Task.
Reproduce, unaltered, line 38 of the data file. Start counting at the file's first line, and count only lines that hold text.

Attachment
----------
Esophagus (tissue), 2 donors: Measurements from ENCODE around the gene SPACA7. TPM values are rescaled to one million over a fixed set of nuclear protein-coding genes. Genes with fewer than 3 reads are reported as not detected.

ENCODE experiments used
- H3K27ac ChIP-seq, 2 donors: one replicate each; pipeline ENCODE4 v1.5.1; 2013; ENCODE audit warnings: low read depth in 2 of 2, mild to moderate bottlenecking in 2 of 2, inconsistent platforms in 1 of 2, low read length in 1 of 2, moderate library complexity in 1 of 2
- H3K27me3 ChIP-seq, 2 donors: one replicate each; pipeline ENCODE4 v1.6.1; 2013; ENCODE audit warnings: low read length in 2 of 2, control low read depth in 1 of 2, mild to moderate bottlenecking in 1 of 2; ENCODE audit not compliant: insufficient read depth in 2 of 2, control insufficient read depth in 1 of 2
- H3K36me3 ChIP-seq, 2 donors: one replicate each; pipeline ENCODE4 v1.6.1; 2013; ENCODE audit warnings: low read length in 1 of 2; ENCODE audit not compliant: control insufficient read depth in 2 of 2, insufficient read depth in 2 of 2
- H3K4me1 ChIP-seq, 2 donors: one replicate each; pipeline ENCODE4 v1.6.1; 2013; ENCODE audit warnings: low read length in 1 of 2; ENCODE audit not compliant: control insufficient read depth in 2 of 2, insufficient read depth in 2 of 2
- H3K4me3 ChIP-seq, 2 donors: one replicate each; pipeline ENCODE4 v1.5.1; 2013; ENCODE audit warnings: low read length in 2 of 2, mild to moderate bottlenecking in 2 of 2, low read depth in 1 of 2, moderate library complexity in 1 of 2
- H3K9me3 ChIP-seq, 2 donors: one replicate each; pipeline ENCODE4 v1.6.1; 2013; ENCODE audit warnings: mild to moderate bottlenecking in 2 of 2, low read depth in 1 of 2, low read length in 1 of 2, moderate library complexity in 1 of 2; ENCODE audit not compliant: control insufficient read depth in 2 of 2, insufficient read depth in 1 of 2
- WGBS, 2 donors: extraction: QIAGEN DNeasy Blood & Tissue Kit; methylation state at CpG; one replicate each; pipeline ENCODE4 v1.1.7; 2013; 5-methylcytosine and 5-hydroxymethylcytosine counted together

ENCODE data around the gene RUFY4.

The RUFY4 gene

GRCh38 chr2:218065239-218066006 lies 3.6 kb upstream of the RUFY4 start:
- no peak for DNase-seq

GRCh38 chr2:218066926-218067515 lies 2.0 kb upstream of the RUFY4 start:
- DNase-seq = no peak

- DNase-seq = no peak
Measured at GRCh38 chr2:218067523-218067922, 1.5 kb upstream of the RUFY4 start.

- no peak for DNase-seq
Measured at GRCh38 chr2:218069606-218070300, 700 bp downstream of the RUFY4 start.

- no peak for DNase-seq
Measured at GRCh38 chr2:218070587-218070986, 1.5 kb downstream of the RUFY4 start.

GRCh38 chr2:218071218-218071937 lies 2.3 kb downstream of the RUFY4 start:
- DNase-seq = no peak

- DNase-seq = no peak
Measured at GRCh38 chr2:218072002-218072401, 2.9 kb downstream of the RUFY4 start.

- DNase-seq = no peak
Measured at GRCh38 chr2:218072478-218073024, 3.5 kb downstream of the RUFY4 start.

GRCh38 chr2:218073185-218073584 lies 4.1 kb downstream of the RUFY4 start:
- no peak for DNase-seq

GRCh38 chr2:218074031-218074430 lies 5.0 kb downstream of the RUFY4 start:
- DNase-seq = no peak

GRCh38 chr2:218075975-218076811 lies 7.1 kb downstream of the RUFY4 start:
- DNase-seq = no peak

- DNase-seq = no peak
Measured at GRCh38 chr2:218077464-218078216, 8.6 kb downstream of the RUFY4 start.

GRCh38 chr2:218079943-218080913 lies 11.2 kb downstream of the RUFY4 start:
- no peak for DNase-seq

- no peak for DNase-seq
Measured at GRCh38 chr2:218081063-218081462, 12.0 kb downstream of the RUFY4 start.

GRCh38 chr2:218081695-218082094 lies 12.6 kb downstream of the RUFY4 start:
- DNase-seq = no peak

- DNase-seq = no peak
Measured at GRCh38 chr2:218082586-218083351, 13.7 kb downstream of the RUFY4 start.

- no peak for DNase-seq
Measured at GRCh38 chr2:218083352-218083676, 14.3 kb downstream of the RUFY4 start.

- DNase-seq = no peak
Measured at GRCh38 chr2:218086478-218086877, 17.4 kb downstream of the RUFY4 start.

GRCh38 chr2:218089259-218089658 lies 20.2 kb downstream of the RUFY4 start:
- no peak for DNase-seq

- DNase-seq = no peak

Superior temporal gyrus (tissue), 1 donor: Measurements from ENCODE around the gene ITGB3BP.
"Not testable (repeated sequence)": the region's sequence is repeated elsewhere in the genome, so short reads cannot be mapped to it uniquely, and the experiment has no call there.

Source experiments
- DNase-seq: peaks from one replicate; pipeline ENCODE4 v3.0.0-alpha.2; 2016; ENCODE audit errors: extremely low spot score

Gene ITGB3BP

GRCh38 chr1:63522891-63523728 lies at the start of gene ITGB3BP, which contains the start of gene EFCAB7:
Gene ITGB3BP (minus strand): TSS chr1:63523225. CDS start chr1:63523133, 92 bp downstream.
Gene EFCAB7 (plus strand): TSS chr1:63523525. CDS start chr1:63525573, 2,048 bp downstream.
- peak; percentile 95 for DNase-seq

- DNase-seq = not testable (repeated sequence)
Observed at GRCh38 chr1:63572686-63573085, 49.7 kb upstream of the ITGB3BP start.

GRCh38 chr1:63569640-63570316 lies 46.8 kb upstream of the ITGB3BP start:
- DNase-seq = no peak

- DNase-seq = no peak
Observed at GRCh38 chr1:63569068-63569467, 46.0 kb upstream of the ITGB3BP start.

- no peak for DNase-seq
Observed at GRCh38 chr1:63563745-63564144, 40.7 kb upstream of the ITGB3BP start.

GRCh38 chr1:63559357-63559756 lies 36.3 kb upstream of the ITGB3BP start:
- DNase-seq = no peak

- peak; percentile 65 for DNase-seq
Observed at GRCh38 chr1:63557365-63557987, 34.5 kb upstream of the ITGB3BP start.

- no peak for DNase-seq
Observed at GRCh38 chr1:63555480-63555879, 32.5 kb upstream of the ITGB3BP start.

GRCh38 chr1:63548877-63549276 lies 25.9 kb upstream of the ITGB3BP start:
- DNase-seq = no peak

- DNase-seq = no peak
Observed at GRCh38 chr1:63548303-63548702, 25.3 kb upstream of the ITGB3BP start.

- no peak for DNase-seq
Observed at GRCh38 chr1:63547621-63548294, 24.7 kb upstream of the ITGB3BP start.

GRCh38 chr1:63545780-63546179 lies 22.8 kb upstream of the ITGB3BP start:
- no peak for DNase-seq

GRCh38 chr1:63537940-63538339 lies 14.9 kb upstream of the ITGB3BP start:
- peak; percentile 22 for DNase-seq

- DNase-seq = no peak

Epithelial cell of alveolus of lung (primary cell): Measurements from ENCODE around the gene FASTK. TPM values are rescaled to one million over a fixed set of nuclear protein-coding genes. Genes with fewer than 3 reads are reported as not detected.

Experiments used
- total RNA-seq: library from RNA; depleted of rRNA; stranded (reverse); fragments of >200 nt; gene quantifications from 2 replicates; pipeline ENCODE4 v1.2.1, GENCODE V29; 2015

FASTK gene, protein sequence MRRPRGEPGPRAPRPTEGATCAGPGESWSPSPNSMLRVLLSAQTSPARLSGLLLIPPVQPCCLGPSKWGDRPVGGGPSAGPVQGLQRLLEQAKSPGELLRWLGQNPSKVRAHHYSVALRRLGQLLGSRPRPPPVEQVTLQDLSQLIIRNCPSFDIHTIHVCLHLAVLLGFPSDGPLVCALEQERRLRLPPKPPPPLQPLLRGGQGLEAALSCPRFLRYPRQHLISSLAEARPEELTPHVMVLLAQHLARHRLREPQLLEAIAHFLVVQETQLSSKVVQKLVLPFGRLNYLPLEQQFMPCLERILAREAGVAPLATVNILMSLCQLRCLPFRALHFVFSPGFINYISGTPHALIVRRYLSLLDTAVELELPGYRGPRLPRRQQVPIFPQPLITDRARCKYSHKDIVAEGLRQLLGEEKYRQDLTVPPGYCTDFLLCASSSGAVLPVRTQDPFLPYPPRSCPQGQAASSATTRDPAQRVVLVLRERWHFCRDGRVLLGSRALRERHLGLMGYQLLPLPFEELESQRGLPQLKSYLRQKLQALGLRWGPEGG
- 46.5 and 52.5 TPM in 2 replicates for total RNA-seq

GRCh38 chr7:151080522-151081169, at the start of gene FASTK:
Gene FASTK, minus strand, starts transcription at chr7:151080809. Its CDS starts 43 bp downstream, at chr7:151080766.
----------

- no peak for DNase-seq